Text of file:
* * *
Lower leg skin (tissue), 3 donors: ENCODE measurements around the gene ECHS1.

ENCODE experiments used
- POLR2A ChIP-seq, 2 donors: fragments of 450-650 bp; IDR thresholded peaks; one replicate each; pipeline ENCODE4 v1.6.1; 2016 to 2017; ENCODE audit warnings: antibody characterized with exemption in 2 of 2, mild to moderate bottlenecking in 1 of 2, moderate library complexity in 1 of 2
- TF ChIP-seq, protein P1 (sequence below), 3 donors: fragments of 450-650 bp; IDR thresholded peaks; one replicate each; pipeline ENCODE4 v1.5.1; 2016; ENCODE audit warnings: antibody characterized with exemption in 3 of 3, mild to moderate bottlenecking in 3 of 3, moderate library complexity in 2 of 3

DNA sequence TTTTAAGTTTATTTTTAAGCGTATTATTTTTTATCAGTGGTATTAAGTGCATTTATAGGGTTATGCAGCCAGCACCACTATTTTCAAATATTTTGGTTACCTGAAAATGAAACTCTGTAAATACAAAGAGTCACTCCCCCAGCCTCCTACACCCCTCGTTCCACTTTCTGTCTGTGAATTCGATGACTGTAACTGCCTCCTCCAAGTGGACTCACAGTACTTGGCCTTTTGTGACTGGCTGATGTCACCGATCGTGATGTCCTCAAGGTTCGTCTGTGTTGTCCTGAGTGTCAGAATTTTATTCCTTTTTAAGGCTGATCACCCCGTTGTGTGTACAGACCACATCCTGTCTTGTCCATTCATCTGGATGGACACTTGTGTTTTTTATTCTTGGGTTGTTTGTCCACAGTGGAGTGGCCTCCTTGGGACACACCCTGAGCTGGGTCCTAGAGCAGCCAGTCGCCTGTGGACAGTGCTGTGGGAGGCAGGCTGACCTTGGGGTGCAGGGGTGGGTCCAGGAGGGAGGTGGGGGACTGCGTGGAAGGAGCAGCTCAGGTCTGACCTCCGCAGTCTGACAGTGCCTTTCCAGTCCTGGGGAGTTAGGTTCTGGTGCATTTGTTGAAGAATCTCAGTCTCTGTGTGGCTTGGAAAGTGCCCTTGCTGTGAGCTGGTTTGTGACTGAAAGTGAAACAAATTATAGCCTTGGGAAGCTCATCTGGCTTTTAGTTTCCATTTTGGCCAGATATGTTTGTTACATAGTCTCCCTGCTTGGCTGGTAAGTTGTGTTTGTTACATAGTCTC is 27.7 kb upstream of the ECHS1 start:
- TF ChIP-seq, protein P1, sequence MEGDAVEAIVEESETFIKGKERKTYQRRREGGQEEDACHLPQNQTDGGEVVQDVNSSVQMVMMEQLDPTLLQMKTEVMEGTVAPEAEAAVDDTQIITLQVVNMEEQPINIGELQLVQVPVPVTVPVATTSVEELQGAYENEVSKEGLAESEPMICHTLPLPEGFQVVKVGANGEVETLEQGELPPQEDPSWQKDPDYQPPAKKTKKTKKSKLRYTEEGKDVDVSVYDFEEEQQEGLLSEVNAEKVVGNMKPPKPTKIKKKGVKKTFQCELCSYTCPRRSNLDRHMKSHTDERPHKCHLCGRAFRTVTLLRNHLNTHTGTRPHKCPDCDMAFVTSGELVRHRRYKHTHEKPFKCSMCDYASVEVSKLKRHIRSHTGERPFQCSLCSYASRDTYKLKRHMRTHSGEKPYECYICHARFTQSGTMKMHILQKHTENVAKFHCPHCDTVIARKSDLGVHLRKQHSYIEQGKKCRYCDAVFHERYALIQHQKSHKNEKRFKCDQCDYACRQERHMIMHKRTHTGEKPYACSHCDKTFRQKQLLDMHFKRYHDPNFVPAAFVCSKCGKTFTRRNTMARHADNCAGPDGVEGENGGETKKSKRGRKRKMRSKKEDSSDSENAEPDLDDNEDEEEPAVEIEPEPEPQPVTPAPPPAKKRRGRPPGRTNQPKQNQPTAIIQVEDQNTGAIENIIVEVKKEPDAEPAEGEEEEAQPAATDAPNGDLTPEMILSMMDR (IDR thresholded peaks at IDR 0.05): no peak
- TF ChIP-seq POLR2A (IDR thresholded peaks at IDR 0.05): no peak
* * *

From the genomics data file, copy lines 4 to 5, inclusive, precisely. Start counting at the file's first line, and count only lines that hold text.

- TF ChIP-seq, protein P1 (sequence below), 3 donors: fragments of 450-650 bp; IDR thresholded peaks; one replicate each; pipeline ENCODE4 v1.5.1; 2016; ENCODE audit warnings: antibody characterized with exemption in 3 of 3, mild to moderate bottlenecking in 3 of 3, moderate library complexity in 2 of 3

DNA sequence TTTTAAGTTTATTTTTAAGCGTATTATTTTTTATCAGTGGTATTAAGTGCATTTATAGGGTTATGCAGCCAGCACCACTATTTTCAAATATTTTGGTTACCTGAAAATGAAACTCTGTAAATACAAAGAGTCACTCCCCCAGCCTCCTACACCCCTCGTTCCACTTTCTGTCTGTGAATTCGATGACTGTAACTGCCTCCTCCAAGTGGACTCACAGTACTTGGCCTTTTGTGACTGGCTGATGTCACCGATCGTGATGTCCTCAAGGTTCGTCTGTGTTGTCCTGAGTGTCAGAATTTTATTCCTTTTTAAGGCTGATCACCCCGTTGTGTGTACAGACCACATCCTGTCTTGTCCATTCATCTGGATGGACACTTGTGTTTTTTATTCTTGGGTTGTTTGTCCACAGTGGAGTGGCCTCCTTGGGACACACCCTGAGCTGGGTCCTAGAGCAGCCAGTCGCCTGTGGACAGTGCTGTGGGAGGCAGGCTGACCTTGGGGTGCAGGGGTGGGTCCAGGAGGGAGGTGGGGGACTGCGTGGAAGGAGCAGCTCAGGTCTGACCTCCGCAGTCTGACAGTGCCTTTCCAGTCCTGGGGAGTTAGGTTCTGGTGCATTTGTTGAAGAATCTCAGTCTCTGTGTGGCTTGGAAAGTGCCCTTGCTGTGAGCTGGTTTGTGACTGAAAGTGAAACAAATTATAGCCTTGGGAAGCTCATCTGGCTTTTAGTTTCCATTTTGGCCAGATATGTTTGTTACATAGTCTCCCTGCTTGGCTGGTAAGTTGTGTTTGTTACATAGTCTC is 27.7 kb upstream of the ECHS1 start: